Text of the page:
Alogliptin was well-tolerated at all doses and in combination with other type 2 diabetes medications. Common adverse events were similar across groups in each study.
Alogliptin Phase 3 Study Design
Phase 3 studies were conducted in over 2,000 patients in 220 centers worldwide. All five phase 3 studies were randomized, double blind, placebo-controlled studies, designed to assess the efficacy and safety of alogliptin, alone or when added to another type 2 diabetes medication: metformin, pioglitazone, insulin or glyburide. The primary end point was change from baseline in HbA1c at week 26 (or last observation) in the intent-to-treat population. Alogliptin was studied at 12.5 mg and 25 mg, once daily, in all studies.
In all studies, except for the insulin add-on, mean baseline Hba1c was between 7.9 percent and 8.1 percent, and mean duration of type 2 diabetes was between six to eight years. In the insulin add-on, mean baseline HbA1c was 9.3 percent and mean duration of type 2 diabetes was 13 years. Mean age, in all studies, was between 53 and 57 years.
About Hemoglobin A1c (HbA1c)
HbA1c is a measure of an individual’s average blood sugar over a three-month period. The ADA has recommended a target HbA1c level of <7 percent. ADA guidelines recommend clinical intervention for HbA1c >8 percent and to be considered for HbA1c between 7 and 8 percent.
Alogliptin, previously known by the development code SYR-322, is a selective DPP-4 inhibitor and is under investigation for the treatment of type 2 diabetes. Alogliptin was designed by Takeda to selectively inhibit DPP-4 and not other closely related proteins that are associated with other biologic activity. In in vitro studies, alogliptin has been shown to be 10,000-fold more selective for DPP-4 over other closely related proteins.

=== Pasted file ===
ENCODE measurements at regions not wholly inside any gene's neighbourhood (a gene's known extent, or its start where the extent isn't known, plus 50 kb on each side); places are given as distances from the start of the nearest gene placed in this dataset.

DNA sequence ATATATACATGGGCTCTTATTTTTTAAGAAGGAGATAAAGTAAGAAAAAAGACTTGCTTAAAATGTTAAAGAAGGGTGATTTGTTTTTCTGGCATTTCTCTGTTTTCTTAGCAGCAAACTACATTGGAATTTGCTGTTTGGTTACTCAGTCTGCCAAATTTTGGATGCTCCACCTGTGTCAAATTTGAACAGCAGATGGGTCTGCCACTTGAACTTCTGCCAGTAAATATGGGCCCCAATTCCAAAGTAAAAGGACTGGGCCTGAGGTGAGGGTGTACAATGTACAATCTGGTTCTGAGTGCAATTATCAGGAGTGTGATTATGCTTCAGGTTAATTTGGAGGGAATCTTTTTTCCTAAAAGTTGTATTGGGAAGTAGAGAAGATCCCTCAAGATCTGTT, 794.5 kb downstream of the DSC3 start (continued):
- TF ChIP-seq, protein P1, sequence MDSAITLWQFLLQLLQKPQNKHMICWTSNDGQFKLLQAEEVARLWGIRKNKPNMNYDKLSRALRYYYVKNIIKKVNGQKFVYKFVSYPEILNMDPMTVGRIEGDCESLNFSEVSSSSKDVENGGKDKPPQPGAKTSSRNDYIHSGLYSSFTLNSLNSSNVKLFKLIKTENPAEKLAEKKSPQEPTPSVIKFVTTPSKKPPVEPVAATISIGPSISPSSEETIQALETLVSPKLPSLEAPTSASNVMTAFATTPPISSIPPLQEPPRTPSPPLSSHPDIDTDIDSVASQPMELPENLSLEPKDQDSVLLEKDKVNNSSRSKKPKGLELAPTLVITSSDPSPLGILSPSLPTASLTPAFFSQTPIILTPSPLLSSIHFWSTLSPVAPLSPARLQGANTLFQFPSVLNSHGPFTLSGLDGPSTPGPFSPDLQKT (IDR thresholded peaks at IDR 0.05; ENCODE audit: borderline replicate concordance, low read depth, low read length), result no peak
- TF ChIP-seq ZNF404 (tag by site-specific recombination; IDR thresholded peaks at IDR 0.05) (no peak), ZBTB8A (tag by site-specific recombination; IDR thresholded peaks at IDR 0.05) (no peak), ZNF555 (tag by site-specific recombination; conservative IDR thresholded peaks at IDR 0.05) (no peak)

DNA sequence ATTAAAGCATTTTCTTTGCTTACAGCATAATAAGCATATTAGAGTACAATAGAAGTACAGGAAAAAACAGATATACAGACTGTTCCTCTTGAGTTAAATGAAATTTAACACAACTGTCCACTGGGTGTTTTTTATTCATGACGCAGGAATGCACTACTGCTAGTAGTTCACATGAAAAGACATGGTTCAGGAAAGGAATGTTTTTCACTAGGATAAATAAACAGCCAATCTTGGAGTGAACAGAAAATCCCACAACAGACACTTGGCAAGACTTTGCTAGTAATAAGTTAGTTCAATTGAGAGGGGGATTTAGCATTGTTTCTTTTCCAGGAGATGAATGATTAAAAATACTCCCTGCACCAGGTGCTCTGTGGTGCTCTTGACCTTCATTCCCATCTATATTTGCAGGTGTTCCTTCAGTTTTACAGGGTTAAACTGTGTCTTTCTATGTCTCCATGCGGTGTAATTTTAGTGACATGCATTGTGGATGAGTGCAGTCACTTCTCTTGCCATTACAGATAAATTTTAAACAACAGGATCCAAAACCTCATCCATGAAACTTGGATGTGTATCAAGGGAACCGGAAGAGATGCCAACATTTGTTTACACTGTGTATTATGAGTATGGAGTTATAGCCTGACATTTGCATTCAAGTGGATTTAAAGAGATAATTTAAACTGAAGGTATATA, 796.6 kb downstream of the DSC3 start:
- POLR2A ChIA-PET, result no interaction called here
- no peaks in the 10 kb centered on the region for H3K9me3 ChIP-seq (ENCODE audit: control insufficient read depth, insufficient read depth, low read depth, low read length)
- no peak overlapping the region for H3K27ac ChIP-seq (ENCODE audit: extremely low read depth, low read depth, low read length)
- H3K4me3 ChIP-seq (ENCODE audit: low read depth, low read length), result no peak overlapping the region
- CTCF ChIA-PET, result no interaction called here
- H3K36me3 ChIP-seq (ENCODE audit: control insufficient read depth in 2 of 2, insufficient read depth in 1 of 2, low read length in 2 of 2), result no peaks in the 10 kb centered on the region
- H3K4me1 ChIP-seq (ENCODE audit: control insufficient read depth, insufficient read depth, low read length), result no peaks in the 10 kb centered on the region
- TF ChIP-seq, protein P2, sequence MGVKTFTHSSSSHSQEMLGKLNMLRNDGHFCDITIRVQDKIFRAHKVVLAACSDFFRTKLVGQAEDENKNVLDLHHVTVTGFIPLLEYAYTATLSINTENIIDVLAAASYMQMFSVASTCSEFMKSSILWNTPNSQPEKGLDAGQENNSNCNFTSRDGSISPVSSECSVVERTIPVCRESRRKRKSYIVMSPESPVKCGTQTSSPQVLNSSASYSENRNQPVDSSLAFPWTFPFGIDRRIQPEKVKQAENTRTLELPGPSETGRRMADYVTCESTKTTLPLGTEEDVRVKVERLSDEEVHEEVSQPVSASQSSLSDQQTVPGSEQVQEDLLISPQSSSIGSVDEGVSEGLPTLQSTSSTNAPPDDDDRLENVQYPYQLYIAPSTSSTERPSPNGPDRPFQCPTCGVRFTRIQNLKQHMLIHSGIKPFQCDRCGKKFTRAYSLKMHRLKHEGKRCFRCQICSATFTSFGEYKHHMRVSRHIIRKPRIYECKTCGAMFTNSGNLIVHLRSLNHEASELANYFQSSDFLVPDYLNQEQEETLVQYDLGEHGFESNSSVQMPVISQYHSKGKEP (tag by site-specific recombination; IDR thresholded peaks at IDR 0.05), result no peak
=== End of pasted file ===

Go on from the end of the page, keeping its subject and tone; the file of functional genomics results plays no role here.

DPP-4 inhibitors are a new class of oral agents for the treatment of type 2 diabetes that block the degradation of incretin hormones, GLP-1 (glucagon-like peptide-1) and GIP (glucose-dependent insulinotropic peptide). The incretin hormones are normally released in the digestive tract in response to food, and mediate glucose-dependent insulin secretion, accounting for over 50 percent of insulin release. In type 2 diabetes, GLP-1 levels are decreased and the insulinotropic response to GIP is reduced, resulting in the incretin defect, which contributes to insulin deficiency and high blood sugar. Alogliptin has displayed a weight-neutral profile along with a risk of low blood sugar similar to placebo due to DPP-4 inhibitors' glucose-dependent mechanism of action.
Discovered by Takeda San Diego, Inc., alogliptin is being developed by Takeda Global Research & Development and is currently in phase 3 clinical studies.
Takeda Global Research & Development Center, Inc.
Based in Deerfield, Ill., Takeda Global Research & Development Center, Inc. is a wholly owned subsidiary of Takeda Pharmaceutical Company Limited, the largest pharmaceutical company in Japan. Takeda Global Research & Development Center, Inc. supports clinical and product development activity for Takeda commercial organizations. With a robust pipeline of compounds in development for diabetes, cardiovascular disease, oncology, gastroenterology, neurology and other conditions, Takeda rapidly brings innovative products to market to improve patient health and enhance the practice of medicine. To learn more about the company, visit www.tgrd.com.